This seminar investigates the development of the country house in eighteenth-century England, with particular attention paid to the relationship between the house and its landscape setting. The seminar will travel to England for one week, visiting sites including Chiswick, Stowe, and Stourhead.

(AHIS W3942) Turner
S. Schama
An intensive study of how an entirely new form of visionary painting came to be made in the most materialist society in the world; the man who made it and the culture which both supported and balked at him.

(AHIS BC3947) Dada and Surrealism 
S. Laxton

(AHIS BC3948) The Visual Culture of the Harlem Renaissance 
E. Hutchinson
Attendance at the first class is mandatory. Introduction to the paintings, photographs, sculptures, films and graphic arts of the Harlem Renaissance and the publications, exhibitions, and institutions involved in the production and consumption of images of African-Americans.  Focuses on impact of Black northward and transatlantic migration and the roles of region, class, gender, and sexuality.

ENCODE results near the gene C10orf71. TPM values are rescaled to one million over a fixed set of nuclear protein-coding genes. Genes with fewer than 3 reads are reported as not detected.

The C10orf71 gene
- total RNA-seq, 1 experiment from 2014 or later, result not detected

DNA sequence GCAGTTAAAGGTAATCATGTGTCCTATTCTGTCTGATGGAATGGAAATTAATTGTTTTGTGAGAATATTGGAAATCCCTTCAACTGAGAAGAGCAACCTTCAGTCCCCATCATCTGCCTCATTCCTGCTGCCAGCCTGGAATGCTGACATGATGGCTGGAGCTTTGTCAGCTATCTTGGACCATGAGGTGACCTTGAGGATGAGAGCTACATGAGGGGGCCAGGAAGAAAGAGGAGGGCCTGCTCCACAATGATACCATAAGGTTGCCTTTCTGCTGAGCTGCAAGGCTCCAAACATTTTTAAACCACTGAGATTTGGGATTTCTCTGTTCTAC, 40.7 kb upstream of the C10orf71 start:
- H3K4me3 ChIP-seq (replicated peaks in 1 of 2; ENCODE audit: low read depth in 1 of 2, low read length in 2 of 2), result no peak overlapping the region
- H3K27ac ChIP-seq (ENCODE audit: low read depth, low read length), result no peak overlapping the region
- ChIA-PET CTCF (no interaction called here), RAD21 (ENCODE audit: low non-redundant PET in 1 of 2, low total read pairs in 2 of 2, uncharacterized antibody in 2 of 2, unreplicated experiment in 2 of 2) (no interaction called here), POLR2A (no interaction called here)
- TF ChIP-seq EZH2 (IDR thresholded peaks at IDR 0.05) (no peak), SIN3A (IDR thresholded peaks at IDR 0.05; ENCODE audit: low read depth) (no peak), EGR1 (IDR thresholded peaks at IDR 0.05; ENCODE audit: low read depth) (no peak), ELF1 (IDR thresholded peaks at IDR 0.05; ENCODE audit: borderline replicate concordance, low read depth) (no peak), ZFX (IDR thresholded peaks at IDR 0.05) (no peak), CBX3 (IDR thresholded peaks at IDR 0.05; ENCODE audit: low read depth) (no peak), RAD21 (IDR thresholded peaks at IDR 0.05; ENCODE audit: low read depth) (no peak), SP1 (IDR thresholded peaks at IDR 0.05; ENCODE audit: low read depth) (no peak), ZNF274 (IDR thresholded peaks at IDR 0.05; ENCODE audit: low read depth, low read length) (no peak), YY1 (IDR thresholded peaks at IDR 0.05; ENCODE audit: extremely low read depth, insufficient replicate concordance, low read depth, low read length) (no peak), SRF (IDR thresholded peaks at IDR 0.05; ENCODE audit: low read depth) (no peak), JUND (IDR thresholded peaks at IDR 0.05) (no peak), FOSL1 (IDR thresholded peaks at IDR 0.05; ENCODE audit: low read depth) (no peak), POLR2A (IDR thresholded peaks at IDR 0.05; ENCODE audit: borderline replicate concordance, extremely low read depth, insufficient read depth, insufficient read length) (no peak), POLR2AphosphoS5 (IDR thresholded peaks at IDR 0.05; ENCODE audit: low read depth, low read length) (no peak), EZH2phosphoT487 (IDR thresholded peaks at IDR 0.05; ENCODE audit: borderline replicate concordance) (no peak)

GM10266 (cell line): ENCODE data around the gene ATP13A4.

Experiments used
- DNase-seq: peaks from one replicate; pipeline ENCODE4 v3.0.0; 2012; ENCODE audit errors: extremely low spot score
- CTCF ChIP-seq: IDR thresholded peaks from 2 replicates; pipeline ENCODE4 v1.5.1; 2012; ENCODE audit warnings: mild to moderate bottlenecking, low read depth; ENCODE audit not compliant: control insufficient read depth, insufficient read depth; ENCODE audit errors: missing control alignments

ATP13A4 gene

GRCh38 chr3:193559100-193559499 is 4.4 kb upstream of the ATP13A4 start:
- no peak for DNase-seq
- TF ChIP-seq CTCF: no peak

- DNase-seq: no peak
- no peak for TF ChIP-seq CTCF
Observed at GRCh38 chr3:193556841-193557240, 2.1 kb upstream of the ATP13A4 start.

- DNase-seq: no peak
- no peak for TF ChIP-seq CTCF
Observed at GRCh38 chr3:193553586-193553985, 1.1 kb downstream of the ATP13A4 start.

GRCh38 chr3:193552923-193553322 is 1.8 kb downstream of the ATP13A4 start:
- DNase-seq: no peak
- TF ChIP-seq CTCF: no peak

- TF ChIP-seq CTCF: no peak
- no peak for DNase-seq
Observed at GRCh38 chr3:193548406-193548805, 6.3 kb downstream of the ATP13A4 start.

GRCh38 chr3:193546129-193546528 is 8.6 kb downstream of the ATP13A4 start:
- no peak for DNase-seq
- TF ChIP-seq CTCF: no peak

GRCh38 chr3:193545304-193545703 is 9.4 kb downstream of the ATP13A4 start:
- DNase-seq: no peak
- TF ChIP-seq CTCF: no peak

(AHIS BC3950) Photography and Video in Asia

(AHIS W3972) The Collage From Picasso to Richard Prince: Its History and Its Concepts 
P. Schaesberg 
Working primarily with original works in the Museum of Modern Art the seminar will explore how artists throughout the 20th Century—almost compulsively—continue to utilize the collage as a process for generating their work. Analyzing the implied theoretical and artistic structure of the collage as an artistic technique, the main and dominating ideas, key notions and paradigms for modern art will be elaborated. Authors to be read include: Clement Greenberg, Leo Steinberg, Rosalind Krauss, Wendy Steiner, Thomas F. Kuhn, Umberto Eco, Fredric Jameson. Artist will include: Pablo Picasso, Kazimir Malevich, Kurt Schwitters, Jasper Johns, Robert Rauschenberg, Edward Ruscha, Richard Prince.